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st: RE: RE: Do 2sls, ivreg etc. test the rank condition of identification?


From   "Schaffer, Mark E" <M.E.Schaffer@hw.ac.uk>
To   <statalist@hsphsun2.harvard.edu>
Subject   st: RE: RE: Do 2sls, ivreg etc. test the rank condition of identification?
Date   Tue, 2 Oct 2007 20:12:25 +0100

Thomas,

> -----Original Message-----
> From: owner-statalist@hsphsun2.harvard.edu 
> [mailto:owner-statalist@hsphsun2.harvard.edu] On Behalf Of 
> Thomas Cornelissen
> Sent: 02 October 2007 16:40
> To: statalist@hsphsun2.harvard.edu
> Subject: st: RE: Do 2sls, ivreg etc. test the rank condition 
> of identification?
> 
> Mark, thanks a lot for the helpful reply. I have still some 
> ongoing queries.
> When I asked my question I was thinking about the rank 
> condition for identification of an equation of a simultaneous 
> equation model, such as the conditions stated in Wooldridge 
> 2002 p.218 equation
> 9.19 or in Greene 2003, page 393, second equation. To my 
> understanding, a violation of these can be asserted by 
> looking at the structure of the model, without needing a 
> statistical test. Am I mistaken here?

I oversimplified.  You have system estimation in mind, which is a little
more complex than the 1-equation case I was thinking of.  But the same
principles apply.

There are two ways the rank condition can fail in the system framework.
One way is the one you have in mind.  There is a matrix that depends on
the parameters of the model that has to be full rank in order for the
system to be identified.  It's possible that your model and a priori
restrictions are such that the matrix is not full rank.  This is the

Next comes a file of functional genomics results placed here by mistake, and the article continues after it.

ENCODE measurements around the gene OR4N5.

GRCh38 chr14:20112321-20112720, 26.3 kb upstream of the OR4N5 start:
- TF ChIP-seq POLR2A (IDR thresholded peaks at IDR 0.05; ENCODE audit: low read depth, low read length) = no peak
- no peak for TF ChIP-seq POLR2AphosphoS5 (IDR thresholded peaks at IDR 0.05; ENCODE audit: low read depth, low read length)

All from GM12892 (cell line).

first part of the example that Wooldridge works through on p. 219.  His
equation 9.24 is a 2x3 matrix with two columns of zeros, so it can have
at most rank=1, and so the first equation is unidentified.

The other way the rank condition can fail is the way I described in my
previous post - the values of parameters are such that the matrix is not
full rank.  In other words, the rank of the matrix depends on the values
of the parameters, but these are not known with certainty - you estimate
them.  This is the second part of Wooldridge's example on p. 219: "It is
left to you to show that the rank condition holds if and only if d_13
\ne 0 and at least one of d_32 and d_34 is different from zero."  But
you can't know if these conditions hold for sure - you have to estimate
the rank and test the associated hypothesis that Wooldridge states.

That Stata doesn't complain below means that indeed it isn't checking
the rank condition for you.  It's not too surprising, I suppose.

Hope this helps.

--Mark

> Wooldridge 2002, Example 9.3 (p. 219) states a three-equation 
> model which meets the order condition but not the rank 
> condition of identification. I replicated the model structure 
> with variables I have available in a data set and estimated it:
> 
> . reg3 (w tenure schooling male) (tenure w) (schooling pubsec 
> male expft), 2sls
> 
> Two-stage least-squares regression
> ----------------------------------------------------------------------
> Equation          Obs  Parms        RMSE    "R-sq"     F-Stat        P
> ----------------------------------------------------------------------
> w                9964      3    2362.058   -0.1637     454.83   0.0000
> tenure           9964      1    12.35172   -0.6208    1083.72   0.0000
> schooling        9964      3    2.712323    0.0423     146.47   0.0000
> ----------------------------------------------------------------------
> 
> --------------------------------------------------------------
> ----------------
>               |      Coef.   Std. Err.      t    P>|t|     
> [95% Conf. Interval]
> -------------+------------------------------------------------
> ----------
> -------------+------
> w            |
>        tenure |   96.01946   4.283876    22.41   0.000     
> 87.62288     104.416
>     schooling |  -210.2199   42.83895    -4.91   0.000